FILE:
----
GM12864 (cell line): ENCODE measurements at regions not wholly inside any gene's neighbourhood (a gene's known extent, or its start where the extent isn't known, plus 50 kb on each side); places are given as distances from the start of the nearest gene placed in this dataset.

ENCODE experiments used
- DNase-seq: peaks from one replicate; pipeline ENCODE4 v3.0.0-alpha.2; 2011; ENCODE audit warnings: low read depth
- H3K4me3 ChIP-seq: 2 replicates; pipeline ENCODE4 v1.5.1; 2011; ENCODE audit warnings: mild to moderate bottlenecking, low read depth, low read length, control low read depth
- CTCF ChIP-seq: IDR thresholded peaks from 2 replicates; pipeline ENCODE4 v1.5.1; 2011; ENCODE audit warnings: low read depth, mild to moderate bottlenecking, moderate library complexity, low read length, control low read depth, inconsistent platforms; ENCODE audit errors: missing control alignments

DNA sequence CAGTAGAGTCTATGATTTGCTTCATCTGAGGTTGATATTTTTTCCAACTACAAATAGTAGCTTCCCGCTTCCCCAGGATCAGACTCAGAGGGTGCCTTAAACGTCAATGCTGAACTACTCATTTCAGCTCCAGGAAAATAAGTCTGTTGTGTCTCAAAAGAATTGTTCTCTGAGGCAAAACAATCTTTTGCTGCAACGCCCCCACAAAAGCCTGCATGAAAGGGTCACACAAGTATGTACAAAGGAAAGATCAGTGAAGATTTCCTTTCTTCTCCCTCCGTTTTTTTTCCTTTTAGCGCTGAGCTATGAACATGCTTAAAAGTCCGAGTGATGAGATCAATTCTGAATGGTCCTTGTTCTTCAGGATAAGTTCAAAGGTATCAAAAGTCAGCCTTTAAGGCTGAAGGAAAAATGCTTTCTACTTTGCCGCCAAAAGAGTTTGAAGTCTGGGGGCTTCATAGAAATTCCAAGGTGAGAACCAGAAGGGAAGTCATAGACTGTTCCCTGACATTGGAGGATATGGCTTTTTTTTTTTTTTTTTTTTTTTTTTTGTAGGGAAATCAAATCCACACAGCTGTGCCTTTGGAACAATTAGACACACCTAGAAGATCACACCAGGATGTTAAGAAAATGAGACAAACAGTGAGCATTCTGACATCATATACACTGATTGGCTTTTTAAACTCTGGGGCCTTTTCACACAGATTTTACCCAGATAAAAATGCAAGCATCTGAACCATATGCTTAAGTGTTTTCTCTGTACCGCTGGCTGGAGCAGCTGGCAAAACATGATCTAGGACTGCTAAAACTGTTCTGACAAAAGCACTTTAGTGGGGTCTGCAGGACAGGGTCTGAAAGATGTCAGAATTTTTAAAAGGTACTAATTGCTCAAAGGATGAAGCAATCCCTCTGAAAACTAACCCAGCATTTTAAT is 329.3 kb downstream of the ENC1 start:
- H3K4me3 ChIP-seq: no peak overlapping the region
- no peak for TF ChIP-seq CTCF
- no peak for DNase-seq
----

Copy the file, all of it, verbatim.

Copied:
GM12864 (cell line): ENCODE measurements at regions not wholly inside any gene's neighbourhood (a gene's known extent, or its start where the extent isn't known, plus 50 kb on each side); places are given as distances from the start of the nearest gene placed in this dataset.

ENCODE experiments used
- DNase-seq: peaks from one replicate; pipeline ENCODE4 v3.0.0-alpha.2; 2011; ENCODE audit warnings: low read depth
- H3K4me3 ChIP-seq: 2 replicates; pipeline ENCODE4 v1.5.1; 2011; ENCODE audit warnings: mild to moderate bottlenecking, low read depth, low read length, control low read depth
- CTCF ChIP-seq: IDR thresholded peaks from 2 replicates; pipeline ENCODE4 v1.5.1; 2011; ENCODE audit warnings: low read depth, mild to moderate bottlenecking, moderate library complexity, low read length, control low read depth, inconsistent platforms; ENCODE audit errors: missing control alignments

DNA sequence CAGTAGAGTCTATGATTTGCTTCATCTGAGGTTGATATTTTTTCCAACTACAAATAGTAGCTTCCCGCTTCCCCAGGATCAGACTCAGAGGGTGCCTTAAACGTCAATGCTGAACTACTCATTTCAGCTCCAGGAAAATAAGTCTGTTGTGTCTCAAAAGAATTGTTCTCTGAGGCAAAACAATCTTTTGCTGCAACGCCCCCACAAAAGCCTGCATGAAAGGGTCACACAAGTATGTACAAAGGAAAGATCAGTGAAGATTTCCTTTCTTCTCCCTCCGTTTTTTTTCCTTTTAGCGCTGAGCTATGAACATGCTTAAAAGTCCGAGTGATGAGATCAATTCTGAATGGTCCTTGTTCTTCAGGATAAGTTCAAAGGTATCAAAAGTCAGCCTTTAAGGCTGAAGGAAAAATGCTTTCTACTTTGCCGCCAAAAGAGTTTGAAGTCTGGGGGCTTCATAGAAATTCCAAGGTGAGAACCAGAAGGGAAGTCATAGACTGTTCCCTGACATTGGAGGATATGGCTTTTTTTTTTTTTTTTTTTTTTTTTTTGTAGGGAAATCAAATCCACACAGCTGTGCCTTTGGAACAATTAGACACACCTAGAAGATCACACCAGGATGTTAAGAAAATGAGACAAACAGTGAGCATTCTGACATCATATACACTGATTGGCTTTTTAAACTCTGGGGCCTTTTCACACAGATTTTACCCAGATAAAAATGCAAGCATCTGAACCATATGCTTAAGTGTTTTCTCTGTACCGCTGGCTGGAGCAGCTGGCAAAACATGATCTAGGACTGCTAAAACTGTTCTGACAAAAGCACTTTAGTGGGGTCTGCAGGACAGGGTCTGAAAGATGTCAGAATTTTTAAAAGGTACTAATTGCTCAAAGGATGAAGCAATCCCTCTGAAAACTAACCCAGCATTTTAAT is 329.3 kb downstream of the ENC1 start:
- H3K4me3 ChIP-seq: no peak overlapping the region
- no peak for TF ChIP-seq CTCF
- no peak for DNase-seq